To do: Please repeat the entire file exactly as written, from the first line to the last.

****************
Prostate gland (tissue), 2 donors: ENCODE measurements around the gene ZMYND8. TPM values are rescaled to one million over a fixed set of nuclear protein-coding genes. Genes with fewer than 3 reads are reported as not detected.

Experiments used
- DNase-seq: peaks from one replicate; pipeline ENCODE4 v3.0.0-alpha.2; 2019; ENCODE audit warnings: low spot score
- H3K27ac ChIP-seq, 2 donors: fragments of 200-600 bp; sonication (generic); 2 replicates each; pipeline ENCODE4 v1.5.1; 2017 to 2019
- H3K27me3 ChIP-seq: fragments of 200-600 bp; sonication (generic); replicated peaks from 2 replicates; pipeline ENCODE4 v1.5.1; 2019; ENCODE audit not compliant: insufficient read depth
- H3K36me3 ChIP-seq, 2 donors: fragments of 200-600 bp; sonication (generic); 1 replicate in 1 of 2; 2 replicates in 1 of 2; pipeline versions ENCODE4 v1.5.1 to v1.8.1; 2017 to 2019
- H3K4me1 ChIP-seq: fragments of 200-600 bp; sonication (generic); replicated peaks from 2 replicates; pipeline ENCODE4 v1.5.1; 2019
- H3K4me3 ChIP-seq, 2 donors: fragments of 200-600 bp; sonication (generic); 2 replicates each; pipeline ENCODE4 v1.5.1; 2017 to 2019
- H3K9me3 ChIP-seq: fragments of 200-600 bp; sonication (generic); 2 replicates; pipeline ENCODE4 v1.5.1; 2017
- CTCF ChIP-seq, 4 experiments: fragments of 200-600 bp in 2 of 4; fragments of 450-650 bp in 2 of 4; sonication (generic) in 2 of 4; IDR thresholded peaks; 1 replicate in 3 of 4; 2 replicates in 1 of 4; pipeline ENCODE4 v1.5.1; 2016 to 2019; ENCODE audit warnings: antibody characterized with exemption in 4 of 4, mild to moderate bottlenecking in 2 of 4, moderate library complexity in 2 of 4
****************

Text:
Prostate gland (tissue), 2 donors: ENCODE measurements around the gene ZMYND8. TPM values are rescaled to one million over a fixed set of nuclear protein-coding genes. Genes with fewer than 3 reads are reported as not detected.

Experiments used
- DNase-seq: peaks from one replicate; pipeline ENCODE4 v3.0.0-alpha.2; 2019; ENCODE audit warnings: low spot score
- H3K27ac ChIP-seq, 2 donors: fragments of 200-600 bp; sonication (generic); 2 replicates each; pipeline ENCODE4 v1.5.1; 2017 to 2019
- H3K27me3 ChIP-seq: fragments of 200-600 bp; sonication (generic); replicated peaks from 2 replicates; pipeline ENCODE4 v1.5.1; 2019; ENCODE audit not compliant: insufficient read depth
- H3K36me3 ChIP-seq, 2 donors: fragments of 200-600 bp; sonication (generic); 1 replicate in 1 of 2; 2 replicates in 1 of 2; pipeline versions ENCODE4 v1.5.1 to v1.8.1; 2017 to 2019
- H3K4me1 ChIP-seq: fragments of 200-600 bp; sonication (generic); replicated peaks from 2 replicates; pipeline ENCODE4 v1.5.1; 2019
- H3K4me3 ChIP-seq, 2 donors: fragments of 200-600 bp; sonication (generic); 2 replicates each; pipeline ENCODE4 v1.5.1; 2017 to 2019
- H3K9me3 ChIP-seq: fragments of 200-600 bp; sonication (generic); 2 replicates; pipeline ENCODE4 v1.5.1; 2017
- CTCF ChIP-seq, 4 experiments: fragments of 200-600 bp in 2 of 4; fragments of 450-650 bp in 2 of 4; sonication (generic) in 2 of 4; IDR thresholded peaks; 1 replicate in 3 of 4; 2 replicates in 1 of 4; pipeline ENCODE4 v1.5.1; 2016 to 2019; ENCODE audit warnings: antibody characterized with exemption in 4 of 4, mild to moderate bottlenecking in 2 of 4, moderate library complexity in 2 of 4